Ossy was immersed in circus life and by the age of five, he was already a star attraction, billed as the youngest elephant trainer in the world alongside his pachyderm co-stars, Bounty and Chandra. Despite that fame, Ossy’s mother, Apollonia, was determined he should receive a proper education, so initially he attended the first permanent circus school, established by his father, before enrolling at boarding school.

Sadly, Ossy’s mother died when he was just 15, and by the time he was 19, he was an orphan, as his father passed away in 1969. Those circumstances saw him move in with his grandparents in Frankfurt, where he studied law at university for a time, before deciding it was time to get a job – taking on roles including nightclub doorman, building site labourer, delivery driver, and a printing plant worker.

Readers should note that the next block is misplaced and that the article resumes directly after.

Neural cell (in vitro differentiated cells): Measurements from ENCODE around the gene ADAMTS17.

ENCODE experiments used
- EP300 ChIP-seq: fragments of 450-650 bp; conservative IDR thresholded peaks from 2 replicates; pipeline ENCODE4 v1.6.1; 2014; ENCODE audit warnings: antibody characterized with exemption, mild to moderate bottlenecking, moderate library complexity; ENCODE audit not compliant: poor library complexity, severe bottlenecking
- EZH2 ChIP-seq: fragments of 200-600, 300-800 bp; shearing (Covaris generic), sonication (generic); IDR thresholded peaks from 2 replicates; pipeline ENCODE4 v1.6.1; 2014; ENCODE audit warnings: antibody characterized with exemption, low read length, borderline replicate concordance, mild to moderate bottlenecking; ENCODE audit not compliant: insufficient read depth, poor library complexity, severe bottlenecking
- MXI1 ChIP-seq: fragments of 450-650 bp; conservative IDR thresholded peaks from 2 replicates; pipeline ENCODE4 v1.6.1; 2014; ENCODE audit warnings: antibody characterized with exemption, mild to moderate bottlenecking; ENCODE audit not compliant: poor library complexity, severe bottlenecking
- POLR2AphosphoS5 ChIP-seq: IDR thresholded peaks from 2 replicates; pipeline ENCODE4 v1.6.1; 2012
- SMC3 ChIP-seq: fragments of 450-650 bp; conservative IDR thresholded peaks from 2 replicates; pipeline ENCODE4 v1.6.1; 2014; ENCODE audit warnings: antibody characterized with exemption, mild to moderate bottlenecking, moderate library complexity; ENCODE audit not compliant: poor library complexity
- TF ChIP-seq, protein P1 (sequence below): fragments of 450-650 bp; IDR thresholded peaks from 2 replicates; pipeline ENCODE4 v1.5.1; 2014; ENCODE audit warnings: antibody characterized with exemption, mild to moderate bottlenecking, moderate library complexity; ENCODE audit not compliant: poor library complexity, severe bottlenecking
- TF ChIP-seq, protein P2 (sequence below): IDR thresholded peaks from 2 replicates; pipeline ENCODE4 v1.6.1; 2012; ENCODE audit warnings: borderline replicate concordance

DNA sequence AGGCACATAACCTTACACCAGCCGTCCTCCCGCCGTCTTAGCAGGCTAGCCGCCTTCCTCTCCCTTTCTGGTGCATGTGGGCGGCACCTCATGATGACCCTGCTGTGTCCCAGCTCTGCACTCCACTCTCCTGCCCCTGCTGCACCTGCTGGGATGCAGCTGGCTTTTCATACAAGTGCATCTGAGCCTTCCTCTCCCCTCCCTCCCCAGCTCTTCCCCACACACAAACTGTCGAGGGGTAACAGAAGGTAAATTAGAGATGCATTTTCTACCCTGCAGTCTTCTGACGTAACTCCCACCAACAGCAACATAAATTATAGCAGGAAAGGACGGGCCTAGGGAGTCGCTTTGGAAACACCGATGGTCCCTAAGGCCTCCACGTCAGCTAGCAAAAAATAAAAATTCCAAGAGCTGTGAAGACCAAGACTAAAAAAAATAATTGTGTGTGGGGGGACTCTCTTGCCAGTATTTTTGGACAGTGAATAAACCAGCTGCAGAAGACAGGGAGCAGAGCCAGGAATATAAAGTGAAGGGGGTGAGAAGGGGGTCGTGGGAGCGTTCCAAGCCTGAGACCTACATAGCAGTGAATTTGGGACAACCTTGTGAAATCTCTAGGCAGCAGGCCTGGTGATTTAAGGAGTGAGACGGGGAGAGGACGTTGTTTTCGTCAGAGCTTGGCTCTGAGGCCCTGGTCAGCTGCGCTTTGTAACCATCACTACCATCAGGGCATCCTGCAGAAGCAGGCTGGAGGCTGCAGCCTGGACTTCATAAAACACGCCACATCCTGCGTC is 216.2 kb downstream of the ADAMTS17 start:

Fate, combined with Ossy’s love of football and outgoing persona, intervened. As a team member of Makkabi Frankfurt, Ossy had already befriended team-mates Marcel Avram and Marek Lieberberg, who were the founders of new promoter business, Mama Concerts. So when Ossy picked up an injury and was looking for work, Avram employed him as his driver before trusting him to take on the role of tour manager. “Ossy was the best player in the team,” states Avram. “He was twice as fast as me and made us all look good, so we liked him.”

Always ready to roll up his sleeves and get stuck in, Ossy’s can-do attitude quickly earned him a lot of friends in the live music business